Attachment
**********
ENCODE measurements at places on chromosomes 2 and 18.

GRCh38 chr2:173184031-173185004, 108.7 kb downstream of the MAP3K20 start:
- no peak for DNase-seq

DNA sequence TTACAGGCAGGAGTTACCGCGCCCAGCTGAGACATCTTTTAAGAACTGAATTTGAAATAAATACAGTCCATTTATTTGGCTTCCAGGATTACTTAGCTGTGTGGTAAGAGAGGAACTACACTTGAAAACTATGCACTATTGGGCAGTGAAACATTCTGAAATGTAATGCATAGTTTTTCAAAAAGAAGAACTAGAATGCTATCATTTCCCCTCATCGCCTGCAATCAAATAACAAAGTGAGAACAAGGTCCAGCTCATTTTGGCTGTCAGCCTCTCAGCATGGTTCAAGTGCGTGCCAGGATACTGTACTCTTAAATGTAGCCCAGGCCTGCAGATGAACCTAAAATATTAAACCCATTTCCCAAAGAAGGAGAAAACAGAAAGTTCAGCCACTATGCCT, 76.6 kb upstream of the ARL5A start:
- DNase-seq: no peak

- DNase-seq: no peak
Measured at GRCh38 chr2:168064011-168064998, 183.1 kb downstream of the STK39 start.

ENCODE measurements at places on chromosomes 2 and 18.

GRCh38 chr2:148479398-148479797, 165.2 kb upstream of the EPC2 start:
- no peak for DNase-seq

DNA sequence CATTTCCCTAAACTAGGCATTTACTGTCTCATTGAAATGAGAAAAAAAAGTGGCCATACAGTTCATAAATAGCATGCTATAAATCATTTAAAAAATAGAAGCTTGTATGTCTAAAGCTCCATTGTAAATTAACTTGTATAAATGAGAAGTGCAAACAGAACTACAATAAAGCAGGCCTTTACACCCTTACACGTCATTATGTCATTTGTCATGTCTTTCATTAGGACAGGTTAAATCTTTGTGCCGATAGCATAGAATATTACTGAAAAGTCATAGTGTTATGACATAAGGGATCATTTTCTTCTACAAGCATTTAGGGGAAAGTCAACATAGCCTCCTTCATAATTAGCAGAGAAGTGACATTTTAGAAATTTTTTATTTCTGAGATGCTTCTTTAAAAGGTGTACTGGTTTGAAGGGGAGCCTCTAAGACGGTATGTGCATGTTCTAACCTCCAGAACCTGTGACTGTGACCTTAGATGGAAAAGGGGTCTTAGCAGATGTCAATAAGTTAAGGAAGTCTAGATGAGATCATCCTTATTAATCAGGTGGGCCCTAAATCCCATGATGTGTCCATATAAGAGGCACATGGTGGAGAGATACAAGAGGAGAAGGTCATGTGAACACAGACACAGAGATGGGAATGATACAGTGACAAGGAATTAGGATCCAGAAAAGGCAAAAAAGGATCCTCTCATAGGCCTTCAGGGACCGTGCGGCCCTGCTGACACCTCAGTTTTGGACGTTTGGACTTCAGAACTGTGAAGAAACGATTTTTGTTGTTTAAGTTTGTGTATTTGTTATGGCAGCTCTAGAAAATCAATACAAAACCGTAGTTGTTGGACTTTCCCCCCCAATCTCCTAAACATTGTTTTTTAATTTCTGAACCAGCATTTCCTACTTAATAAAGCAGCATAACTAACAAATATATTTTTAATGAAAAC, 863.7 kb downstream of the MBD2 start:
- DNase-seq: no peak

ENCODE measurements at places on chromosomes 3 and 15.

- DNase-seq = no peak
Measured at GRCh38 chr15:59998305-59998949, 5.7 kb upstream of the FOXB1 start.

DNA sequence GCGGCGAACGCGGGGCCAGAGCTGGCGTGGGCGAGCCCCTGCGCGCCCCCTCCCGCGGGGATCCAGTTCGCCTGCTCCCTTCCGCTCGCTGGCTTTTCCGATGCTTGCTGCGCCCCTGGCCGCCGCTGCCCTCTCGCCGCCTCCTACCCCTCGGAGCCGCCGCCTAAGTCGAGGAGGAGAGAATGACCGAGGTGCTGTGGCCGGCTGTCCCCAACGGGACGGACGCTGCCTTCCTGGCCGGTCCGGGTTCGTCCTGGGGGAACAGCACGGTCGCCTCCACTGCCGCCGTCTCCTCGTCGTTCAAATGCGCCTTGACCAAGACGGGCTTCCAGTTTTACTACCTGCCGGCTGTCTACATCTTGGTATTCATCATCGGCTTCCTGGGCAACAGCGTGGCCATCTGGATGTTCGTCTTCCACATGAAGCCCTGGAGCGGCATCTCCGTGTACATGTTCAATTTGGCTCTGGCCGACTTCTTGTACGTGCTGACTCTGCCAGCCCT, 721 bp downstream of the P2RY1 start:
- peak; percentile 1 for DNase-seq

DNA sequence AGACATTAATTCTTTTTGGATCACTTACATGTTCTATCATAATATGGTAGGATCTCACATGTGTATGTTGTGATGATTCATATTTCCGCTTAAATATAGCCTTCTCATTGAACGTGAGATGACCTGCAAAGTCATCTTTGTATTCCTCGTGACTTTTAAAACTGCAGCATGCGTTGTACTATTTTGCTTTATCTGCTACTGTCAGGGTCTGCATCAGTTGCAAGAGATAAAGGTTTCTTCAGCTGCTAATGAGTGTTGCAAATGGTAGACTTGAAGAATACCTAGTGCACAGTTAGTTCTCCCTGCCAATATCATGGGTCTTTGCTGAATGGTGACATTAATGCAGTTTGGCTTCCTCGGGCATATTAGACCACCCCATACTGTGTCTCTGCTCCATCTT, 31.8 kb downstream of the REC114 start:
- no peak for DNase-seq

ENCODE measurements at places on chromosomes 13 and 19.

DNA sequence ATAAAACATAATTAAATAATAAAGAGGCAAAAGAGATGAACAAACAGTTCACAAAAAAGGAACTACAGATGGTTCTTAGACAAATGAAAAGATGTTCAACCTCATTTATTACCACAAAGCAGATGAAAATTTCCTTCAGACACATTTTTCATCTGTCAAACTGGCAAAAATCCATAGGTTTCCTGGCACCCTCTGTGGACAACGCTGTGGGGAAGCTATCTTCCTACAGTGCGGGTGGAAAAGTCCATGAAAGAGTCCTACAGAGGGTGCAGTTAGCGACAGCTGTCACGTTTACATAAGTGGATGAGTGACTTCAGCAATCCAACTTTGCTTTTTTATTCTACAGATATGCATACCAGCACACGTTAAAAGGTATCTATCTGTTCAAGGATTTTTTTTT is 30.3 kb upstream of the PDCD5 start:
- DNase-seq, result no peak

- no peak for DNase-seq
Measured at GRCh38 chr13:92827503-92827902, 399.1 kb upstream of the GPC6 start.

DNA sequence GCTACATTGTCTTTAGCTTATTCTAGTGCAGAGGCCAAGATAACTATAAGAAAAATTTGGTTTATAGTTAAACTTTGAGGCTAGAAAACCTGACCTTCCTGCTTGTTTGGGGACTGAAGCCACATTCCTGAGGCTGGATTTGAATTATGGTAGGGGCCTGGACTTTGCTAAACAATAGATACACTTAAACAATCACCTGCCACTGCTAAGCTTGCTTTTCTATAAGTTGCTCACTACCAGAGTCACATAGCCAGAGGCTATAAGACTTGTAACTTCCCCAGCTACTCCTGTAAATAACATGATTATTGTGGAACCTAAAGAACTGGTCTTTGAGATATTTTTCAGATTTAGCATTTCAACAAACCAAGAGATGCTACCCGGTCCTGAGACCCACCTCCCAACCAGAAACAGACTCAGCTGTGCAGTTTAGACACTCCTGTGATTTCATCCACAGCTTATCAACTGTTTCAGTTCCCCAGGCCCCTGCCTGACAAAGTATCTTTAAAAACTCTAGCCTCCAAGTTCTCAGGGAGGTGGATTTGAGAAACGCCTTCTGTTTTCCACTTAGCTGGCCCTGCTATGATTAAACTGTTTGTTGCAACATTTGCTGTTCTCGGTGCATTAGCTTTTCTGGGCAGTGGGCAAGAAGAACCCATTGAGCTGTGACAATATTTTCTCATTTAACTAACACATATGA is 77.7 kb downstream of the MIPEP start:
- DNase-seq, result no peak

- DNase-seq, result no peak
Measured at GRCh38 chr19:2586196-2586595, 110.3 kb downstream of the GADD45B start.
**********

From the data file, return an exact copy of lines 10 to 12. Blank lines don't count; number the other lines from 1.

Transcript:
- no peak for DNase-seq

DNA sequence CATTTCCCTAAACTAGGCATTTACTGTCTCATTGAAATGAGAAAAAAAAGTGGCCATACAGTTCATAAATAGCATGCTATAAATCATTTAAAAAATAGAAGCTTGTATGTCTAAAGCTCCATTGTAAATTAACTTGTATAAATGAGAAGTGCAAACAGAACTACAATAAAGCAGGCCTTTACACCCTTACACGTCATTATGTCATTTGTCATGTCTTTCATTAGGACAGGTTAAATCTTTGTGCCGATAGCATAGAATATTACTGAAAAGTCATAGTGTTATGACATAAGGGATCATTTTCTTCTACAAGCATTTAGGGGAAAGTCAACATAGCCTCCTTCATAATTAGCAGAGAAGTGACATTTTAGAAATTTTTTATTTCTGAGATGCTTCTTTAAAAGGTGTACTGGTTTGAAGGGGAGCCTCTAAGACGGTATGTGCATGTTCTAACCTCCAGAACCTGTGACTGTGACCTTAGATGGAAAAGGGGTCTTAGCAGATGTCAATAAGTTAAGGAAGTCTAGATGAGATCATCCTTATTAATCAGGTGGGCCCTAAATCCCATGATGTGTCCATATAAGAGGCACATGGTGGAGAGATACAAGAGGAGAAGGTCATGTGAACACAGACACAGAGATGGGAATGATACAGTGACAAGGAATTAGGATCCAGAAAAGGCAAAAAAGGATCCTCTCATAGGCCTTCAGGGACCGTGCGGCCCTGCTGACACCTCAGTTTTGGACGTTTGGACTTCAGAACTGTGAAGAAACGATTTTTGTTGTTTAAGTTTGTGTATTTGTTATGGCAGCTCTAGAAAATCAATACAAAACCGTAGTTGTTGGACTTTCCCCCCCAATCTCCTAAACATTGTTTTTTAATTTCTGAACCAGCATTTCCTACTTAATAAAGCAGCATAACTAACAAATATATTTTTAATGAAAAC, 863.7 kb downstream of the MBD2 start:
- DNase-seq: no peak